Place in Literature: Regions, Cultures and Communities
Since the 1840s, when Victorian England emerged into the modern era and industrial cities became the new cultural centers, regionalist literature has posited itself as an aesthetic alternative to nationalist culture. Yet what differentiates regionalism's claims of authenticity, derived from blood and soil, from those of nationalism? Through close readings and theoretical elaborations, Roberto M. Dainotto reveals the degree to which regionalism mimics nationalism in valorizing ethnic purity. He interprets regionalism not as a genre in the pastoral tradition but as a rhetorical trope, a way of reading in which regionalism figures as the "other" against a historical process that disrupts the organic wholeness of place.
Dainotto traces the genealogy of the idea of place in literature, examining European texts from Victorian England to Fascist Italy. He finds, for example, in Thomas Hardy's The Return of the Native a virtual thesaurus of regionalist commonplaces. Elizabeth Gaskell's North and South mediates between Madame de Stal's privileging of the sophisticated north and Jean-Jacques Rousseau's nostalgia for the naive south. The regionalism of the Sicilian philosopher Giovanni Gentile exhibits a deep longing for the humanities as they define Italy and Western culture. Dainotto concludes with a close look at the rhetoric of Nazism and Fascism, dramatizing the convergence of regionalist aesthetics and nationalist ideology in Italy and Germany between the two World Wars.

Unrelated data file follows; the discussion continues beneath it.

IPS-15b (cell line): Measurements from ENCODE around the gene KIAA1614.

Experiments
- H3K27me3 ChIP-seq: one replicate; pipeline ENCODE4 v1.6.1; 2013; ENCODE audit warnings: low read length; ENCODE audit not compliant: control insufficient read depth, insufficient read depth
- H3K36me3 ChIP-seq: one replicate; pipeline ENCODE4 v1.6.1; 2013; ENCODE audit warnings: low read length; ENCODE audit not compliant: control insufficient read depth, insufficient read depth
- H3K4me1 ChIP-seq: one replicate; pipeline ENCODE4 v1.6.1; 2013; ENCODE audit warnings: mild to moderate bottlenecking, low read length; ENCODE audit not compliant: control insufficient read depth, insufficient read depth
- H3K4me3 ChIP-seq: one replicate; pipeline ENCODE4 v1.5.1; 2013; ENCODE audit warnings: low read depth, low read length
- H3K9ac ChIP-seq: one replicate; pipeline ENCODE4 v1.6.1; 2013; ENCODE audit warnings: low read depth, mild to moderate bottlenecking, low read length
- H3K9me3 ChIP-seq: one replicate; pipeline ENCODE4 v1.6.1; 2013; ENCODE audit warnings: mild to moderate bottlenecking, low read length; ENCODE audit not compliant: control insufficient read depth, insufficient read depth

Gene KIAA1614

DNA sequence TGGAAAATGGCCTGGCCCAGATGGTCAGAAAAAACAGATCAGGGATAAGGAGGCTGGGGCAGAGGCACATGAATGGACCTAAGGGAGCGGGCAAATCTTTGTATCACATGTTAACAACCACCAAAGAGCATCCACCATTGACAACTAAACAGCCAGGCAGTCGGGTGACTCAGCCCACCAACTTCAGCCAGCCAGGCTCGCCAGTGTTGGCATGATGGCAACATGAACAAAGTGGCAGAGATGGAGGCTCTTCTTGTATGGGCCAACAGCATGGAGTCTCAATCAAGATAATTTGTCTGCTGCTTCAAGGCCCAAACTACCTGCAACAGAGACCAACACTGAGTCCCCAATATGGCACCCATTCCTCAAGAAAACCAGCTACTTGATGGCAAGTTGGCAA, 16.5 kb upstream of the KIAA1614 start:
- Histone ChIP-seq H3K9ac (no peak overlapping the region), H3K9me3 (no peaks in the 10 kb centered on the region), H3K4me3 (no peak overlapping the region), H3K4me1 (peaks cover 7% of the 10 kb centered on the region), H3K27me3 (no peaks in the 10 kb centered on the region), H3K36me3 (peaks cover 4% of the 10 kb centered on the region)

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Thomas Hardy and the Return
Elizabeth Gaskell and the Rhetoric
Lawrence Translator of Verga
Giovanni Gentile Particular
Conclusions on the Literature of Place